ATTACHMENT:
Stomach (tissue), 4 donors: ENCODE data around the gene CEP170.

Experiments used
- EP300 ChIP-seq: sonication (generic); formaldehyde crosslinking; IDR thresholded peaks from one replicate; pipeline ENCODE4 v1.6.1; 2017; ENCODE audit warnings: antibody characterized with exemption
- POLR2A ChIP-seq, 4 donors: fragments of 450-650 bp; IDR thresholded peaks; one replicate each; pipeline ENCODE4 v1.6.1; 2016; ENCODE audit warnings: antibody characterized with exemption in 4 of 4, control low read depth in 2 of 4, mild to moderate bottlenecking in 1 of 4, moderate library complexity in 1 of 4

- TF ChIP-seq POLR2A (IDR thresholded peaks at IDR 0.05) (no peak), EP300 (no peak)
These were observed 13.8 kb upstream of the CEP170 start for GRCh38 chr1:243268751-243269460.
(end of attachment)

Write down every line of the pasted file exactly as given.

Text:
Stomach (tissue), 4 donors: ENCODE data around the gene CEP170.

Experiments used
- EP300 ChIP-seq: sonication (generic); formaldehyde crosslinking; IDR thresholded peaks from one replicate; pipeline ENCODE4 v1.6.1; 2017; ENCODE audit warnings: antibody characterized with exemption
- POLR2A ChIP-seq, 4 donors: fragments of 450-650 bp; IDR thresholded peaks; one replicate each; pipeline ENCODE4 v1.6.1; 2016; ENCODE audit warnings: antibody characterized with exemption in 4 of 4, control low read depth in 2 of 4, mild to moderate bottlenecking in 1 of 4, moderate library complexity in 1 of 4

- TF ChIP-seq POLR2A (IDR thresholded peaks at IDR 0.05) (no peak), EP300 (no peak)
These were observed 13.8 kb upstream of the CEP170 start for GRCh38 chr1:243268751-243269460.